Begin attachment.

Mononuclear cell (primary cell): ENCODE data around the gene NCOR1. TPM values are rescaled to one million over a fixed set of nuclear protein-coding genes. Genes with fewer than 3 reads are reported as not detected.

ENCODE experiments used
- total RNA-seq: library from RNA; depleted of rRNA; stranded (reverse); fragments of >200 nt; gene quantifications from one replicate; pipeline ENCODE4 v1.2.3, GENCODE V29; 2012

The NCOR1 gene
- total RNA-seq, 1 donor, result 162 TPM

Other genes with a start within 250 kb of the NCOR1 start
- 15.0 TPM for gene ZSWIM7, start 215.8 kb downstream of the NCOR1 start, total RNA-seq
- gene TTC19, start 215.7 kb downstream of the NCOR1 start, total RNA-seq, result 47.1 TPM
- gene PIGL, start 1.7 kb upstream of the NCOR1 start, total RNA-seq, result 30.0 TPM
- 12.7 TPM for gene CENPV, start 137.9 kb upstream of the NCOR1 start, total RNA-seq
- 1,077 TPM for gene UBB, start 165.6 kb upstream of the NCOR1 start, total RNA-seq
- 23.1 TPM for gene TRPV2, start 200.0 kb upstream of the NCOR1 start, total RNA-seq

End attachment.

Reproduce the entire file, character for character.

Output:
Mononuclear cell (primary cell): ENCODE data around the gene NCOR1. TPM values are rescaled to one million over a fixed set of nuclear protein-coding genes. Genes with fewer than 3 reads are reported as not detected.

ENCODE experiments used
- total RNA-seq: library from RNA; depleted of rRNA; stranded (reverse); fragments of >200 nt; gene quantifications from one replicate; pipeline ENCODE4 v1.2.3, GENCODE V29; 2012

The NCOR1 gene
- total RNA-seq, 1 donor, result 162 TPM

Other genes with a start within 250 kb of the NCOR1 start
- 15.0 TPM for gene ZSWIM7, start 215.8 kb downstream of the NCOR1 start, total RNA-seq
- gene TTC19, start 215.7 kb downstream of the NCOR1 start, total RNA-seq, result 47.1 TPM
- gene PIGL, start 1.7 kb upstream of the NCOR1 start, total RNA-seq, result 30.0 TPM
- 12.7 TPM for gene CENPV, start 137.9 kb upstream of the NCOR1 start, total RNA-seq
- 1,077 TPM for gene UBB, start 165.6 kb upstream of the NCOR1 start, total RNA-seq
- 23.1 TPM for gene TRPV2, start 200.0 kb upstream of the NCOR1 start, total RNA-seq